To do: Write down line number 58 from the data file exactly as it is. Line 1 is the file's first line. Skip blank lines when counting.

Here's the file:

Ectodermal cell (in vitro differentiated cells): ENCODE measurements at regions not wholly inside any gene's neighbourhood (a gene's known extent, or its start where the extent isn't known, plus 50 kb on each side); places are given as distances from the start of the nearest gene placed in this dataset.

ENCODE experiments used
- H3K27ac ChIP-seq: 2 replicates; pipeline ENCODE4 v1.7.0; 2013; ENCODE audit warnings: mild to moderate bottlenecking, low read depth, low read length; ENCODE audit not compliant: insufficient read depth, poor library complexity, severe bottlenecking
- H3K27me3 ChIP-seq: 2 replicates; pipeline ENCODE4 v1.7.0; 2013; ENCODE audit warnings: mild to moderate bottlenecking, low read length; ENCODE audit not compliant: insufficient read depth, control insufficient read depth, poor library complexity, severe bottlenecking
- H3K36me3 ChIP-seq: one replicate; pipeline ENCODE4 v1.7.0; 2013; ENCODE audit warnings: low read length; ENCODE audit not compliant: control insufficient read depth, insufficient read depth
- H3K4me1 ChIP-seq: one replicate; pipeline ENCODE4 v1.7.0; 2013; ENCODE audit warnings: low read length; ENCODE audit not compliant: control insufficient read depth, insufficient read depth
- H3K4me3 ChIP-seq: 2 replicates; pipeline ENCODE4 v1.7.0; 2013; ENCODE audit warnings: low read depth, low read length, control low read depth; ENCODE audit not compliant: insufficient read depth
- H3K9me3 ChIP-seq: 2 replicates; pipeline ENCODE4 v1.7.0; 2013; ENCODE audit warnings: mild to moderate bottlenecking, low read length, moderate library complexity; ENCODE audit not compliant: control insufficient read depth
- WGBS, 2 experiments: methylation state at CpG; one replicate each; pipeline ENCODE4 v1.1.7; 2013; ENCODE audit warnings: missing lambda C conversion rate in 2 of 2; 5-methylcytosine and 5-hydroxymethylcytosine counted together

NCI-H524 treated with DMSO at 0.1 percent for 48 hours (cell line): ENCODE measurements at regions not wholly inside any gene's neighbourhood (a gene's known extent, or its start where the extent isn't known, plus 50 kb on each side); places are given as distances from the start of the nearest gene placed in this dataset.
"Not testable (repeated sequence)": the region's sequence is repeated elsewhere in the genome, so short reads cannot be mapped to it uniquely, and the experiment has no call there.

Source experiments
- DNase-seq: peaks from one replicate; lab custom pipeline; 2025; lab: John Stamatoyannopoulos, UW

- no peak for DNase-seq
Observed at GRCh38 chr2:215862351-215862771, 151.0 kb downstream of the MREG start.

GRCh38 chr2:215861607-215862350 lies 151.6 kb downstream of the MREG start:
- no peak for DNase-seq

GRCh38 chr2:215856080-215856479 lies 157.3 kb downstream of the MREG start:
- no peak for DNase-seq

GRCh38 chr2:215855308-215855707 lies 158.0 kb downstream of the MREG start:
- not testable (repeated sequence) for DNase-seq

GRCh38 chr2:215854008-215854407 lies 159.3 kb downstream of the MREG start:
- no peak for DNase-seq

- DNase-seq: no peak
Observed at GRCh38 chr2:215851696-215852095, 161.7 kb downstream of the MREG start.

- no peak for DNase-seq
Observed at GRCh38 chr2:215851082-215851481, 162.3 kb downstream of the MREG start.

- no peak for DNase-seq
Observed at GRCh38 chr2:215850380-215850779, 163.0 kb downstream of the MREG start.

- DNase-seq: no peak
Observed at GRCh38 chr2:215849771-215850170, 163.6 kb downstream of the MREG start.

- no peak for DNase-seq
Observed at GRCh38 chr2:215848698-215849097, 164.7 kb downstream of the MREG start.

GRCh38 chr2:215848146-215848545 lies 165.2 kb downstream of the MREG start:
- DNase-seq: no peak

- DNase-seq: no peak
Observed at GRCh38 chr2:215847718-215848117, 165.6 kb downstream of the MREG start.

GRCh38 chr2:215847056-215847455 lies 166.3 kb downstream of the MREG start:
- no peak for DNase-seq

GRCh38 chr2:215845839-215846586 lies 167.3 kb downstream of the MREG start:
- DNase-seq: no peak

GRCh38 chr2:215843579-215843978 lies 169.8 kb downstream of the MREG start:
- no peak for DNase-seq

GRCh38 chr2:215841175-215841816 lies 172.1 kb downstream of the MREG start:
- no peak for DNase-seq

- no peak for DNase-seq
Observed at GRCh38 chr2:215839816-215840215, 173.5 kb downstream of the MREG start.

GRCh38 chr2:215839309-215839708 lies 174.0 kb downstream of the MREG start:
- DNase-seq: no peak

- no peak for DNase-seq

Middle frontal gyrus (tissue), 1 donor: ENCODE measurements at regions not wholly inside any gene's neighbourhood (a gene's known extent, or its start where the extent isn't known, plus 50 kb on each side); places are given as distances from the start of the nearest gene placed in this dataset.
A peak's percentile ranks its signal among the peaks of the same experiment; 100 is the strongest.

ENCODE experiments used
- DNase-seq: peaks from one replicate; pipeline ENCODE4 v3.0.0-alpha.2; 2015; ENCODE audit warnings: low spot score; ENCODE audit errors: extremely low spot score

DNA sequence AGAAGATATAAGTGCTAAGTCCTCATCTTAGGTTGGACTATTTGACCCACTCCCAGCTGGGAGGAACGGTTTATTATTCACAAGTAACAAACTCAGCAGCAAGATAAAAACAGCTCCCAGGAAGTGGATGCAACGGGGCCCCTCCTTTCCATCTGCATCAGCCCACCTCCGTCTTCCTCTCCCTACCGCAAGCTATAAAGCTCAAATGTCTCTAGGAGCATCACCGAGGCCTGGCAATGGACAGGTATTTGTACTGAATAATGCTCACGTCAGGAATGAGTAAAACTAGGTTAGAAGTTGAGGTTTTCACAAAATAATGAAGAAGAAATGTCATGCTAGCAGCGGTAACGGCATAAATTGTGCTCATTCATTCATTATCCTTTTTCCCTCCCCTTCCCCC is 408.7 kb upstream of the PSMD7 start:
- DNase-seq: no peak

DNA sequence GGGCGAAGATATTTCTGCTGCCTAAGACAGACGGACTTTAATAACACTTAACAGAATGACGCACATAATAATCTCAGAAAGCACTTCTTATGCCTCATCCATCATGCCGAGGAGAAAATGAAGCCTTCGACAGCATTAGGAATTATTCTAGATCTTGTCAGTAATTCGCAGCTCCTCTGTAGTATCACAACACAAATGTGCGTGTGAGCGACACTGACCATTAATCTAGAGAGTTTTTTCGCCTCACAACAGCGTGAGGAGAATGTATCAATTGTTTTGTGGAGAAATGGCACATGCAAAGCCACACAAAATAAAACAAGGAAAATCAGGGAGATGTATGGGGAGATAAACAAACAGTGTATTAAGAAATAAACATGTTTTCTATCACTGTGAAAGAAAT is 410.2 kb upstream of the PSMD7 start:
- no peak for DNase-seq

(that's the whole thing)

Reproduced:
- no peak for DNase-seq